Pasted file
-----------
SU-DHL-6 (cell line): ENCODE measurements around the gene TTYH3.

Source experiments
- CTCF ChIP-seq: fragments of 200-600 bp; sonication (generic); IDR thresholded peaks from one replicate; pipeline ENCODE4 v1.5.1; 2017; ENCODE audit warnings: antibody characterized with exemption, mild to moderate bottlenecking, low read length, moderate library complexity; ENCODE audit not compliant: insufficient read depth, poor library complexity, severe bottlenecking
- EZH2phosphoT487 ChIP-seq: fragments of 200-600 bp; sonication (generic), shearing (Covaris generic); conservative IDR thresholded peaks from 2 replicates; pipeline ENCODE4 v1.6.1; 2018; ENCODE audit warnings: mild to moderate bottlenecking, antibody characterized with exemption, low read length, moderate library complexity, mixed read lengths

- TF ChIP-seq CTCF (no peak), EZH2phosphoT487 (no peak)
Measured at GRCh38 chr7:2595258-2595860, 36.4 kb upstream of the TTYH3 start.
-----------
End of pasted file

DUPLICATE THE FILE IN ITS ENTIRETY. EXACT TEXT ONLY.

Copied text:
SU-DHL-6 (cell line): ENCODE measurements around the gene TTYH3.

Source experiments
- CTCF ChIP-seq: fragments of 200-600 bp; sonication (generic); IDR thresholded peaks from one replicate; pipeline ENCODE4 v1.5.1; 2017; ENCODE audit warnings: antibody characterized with exemption, mild to moderate bottlenecking, low read length, moderate library complexity; ENCODE audit not compliant: insufficient read depth, poor library complexity, severe bottlenecking
- EZH2phosphoT487 ChIP-seq: fragments of 200-600 bp; sonication (generic), shearing (Covaris generic); conservative IDR thresholded peaks from 2 replicates; pipeline ENCODE4 v1.6.1; 2018; ENCODE audit warnings: mild to moderate bottlenecking, antibody characterized with exemption, low read length, moderate library complexity, mixed read lengths

- TF ChIP-seq CTCF (no peak), EZH2phosphoT487 (no peak)
Measured at GRCh38 chr7:2595258-2595860, 36.4 kb upstream of the TTYH3 start.